Mark Armstrong
Mark Armstrong 26 January 2017

Four Things To Look Out For In 2017

To deliberately misquote a well-known saying: “the geeks shall inherit the earth”. Technical skills and more specifically, coding know-how will be as important as they have ever been in this coming year. In fact, CEO of GE, Jeffrey Immelt, said that he wants every new hire to learn to code, regardless of function.

This probably comes as no great surprise to anyone reading this and nor should it. The continued dominance of mobile, acceleration of IoT deployments and growing trends such as VR, AI and digital assistants all rely on harnessing the talent and creativity of the developer workforce.

Being in demand, however, doesn’t mean developers can rest on their laurels. It might feel like the digital and software development industries are matured but they are in fact only really in their infancy. Just take a look at structural engineering by comparison; an industry thousands of years old continues to innovate so why wouldn’t one less than a hundred years old? With that in mind, here are four things for developers to keep in mind in 2017 if they want to stay ahead of the game.

1. JavaScript Will Mean Business
With JavaScript now running as server-side code and driving iOS and Android apps, it has become pretty hard to find a software ecosystem that JavaScript hasn’t influenced. But it doesn’t actually stop there; it now has a significant foothold in large enterprise organisations, thanks to Node.js and Microsoft’s TypeScript. In recent years, Node has made strides to make a more stable offering for larger businesses, as well as incorporating enterprise-friendly features like long-term support plans. In 2017, we will see JavaScript – and Node specifically – start to eat into traditional C# and Java use cases for companies.

2. Visual Design Tools Will Make a Comeback
As the need for developer know-how grows, that demand will need to met. In part, that demand will be met by making development tools more accessible to everyone. In the 80s and 90s, many non-developers could perform developer functions to some degree as they could drag and drop their way to desktop applications visually via WinForms. Since that time, the web and the cloud have made development far more complex and decentralized, edging out anyone who is not an expert developer. In the coming year, we will see a convergence of tools like WinForms in which enterprise developers can visually assemble large parts of their application – ultimately making development more accessible for all developers.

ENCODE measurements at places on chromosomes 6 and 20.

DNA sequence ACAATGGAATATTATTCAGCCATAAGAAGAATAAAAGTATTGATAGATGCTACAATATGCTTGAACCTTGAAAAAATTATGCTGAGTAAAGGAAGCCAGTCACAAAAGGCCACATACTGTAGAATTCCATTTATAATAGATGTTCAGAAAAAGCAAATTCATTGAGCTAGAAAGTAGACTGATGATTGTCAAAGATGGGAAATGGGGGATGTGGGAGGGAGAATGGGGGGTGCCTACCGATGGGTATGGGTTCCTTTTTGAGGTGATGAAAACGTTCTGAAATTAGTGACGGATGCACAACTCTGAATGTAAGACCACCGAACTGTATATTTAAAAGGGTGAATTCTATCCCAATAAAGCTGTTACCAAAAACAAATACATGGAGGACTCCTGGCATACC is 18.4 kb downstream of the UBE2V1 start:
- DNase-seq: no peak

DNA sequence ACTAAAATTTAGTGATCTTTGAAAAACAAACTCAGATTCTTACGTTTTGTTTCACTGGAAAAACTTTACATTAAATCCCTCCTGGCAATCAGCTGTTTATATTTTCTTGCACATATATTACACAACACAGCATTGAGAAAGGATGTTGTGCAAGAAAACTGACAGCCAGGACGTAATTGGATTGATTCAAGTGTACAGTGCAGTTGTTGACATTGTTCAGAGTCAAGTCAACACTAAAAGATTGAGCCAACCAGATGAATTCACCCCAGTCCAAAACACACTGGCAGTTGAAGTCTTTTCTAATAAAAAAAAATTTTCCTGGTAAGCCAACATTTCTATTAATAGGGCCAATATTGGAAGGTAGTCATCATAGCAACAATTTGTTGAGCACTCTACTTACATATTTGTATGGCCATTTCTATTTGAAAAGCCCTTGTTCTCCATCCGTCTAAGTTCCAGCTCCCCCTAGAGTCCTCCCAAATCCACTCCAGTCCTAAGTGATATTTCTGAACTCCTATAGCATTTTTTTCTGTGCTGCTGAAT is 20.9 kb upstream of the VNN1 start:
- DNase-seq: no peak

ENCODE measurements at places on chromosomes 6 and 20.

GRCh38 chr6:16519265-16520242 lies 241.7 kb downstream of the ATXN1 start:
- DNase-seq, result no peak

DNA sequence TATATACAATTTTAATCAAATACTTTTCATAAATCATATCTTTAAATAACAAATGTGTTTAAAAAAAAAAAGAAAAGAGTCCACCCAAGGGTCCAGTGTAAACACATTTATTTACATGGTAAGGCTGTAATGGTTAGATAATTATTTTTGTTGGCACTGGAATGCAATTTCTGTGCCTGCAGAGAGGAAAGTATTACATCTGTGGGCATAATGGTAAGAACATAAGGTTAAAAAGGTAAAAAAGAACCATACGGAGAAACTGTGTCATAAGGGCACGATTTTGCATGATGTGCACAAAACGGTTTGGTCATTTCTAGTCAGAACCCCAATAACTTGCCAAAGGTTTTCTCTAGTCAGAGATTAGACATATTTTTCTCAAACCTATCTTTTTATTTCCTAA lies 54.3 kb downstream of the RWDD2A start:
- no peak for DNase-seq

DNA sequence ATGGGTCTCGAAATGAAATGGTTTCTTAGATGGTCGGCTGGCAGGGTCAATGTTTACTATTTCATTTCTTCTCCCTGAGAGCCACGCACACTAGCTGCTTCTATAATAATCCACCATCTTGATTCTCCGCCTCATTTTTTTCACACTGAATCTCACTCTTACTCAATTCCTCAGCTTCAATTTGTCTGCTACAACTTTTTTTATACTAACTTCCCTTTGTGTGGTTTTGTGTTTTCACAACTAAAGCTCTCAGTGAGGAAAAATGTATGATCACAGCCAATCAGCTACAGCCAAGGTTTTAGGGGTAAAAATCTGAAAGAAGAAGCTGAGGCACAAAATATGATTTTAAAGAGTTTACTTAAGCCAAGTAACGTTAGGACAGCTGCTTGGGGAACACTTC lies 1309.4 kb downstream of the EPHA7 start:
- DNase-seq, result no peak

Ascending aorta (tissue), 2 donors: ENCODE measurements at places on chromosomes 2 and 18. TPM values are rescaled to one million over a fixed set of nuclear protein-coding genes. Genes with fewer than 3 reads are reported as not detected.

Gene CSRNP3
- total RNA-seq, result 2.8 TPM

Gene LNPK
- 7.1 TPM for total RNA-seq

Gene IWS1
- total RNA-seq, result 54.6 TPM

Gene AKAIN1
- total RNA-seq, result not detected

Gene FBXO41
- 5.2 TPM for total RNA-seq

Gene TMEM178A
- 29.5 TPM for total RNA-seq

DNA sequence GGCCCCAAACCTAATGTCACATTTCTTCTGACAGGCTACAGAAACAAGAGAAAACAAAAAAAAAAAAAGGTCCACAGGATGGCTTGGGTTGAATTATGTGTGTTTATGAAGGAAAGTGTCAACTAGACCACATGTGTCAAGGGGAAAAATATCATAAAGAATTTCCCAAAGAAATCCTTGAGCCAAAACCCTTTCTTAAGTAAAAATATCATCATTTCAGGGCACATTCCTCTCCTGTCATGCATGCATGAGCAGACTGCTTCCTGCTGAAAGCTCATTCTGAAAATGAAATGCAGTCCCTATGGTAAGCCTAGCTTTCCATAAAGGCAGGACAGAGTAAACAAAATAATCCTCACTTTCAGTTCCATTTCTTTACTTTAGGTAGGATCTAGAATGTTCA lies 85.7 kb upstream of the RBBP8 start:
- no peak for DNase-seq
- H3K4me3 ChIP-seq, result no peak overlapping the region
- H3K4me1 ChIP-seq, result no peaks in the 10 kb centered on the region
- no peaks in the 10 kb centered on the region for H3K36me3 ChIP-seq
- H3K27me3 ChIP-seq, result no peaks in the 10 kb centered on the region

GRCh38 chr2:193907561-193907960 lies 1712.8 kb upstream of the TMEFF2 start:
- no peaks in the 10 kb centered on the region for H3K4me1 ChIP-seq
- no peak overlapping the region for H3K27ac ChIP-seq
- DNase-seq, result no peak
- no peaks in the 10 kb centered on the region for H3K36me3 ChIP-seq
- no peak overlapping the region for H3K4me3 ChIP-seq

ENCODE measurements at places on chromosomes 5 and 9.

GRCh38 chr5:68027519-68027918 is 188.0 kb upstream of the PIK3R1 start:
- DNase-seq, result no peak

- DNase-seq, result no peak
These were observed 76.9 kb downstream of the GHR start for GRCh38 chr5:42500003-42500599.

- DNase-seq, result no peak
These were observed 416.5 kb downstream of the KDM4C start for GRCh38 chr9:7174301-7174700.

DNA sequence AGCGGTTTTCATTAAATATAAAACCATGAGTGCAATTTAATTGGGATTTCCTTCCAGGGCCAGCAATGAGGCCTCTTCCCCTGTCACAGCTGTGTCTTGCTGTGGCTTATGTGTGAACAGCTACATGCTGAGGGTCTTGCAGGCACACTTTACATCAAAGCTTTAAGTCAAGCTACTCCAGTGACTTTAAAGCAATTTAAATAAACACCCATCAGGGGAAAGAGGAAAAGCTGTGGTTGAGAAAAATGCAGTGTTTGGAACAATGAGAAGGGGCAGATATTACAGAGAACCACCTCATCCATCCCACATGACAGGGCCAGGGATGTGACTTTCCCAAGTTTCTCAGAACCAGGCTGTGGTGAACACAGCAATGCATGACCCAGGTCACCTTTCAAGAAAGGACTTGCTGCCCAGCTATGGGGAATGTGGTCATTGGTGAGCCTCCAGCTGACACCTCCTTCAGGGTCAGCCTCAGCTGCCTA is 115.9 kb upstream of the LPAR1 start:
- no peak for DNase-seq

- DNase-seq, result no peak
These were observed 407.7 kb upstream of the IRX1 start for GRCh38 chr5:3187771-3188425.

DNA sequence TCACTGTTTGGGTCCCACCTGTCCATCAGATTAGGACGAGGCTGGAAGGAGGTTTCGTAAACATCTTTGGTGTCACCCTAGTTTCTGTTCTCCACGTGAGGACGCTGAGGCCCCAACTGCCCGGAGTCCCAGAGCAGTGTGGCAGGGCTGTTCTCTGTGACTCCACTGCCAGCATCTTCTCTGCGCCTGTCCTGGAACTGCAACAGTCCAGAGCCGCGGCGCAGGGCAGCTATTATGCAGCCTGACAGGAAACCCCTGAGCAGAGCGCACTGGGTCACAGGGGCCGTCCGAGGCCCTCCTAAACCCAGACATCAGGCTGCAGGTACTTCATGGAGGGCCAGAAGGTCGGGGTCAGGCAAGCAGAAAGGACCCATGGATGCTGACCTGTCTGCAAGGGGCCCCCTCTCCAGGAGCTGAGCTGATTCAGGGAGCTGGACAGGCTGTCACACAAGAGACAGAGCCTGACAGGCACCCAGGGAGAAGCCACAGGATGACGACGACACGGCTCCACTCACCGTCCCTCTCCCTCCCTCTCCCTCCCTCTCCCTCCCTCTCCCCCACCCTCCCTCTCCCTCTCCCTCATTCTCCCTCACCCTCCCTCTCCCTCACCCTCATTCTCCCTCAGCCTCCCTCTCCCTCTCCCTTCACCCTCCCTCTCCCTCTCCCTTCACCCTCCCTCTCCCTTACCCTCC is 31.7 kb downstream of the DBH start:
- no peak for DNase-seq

3. Rise of the Throwaway Apps
In 2017, we will see the rise of the throwaway app. Not those flash in the pan, lightweight consumer apps that have clogged up all of our phones but the practice of enterprises building an app to solve a specific problem and then never revisiting or using it again. App development – especially good app development – can require significant investment which would make this prohibitively expensive and inefficient. However, new tools and technologies will make coding quicker and more efficient, making this a more viable approach.

4. Web Components Are A Long Way Off
Unfortunately, for all the developers out there, 2017 won’t bring everything you want; specifically I mean a fully supported web components standard. Performance issues remain, specifically regarding Shadow DOM. While Apple implemented Shadow DOM in Safari, the feature has always been there and opening the API was more of a convenient gesture than a nod towards support of the standard. While developers and browser vendors alike acknowledge the need for native support for components, libraries such as React and Angular have filled the gap and provide much more to developers in the way of application features than just a component model. Both Angular and React will continue to gain adoption and will be the developers “web component” solution for the foreseeable future.

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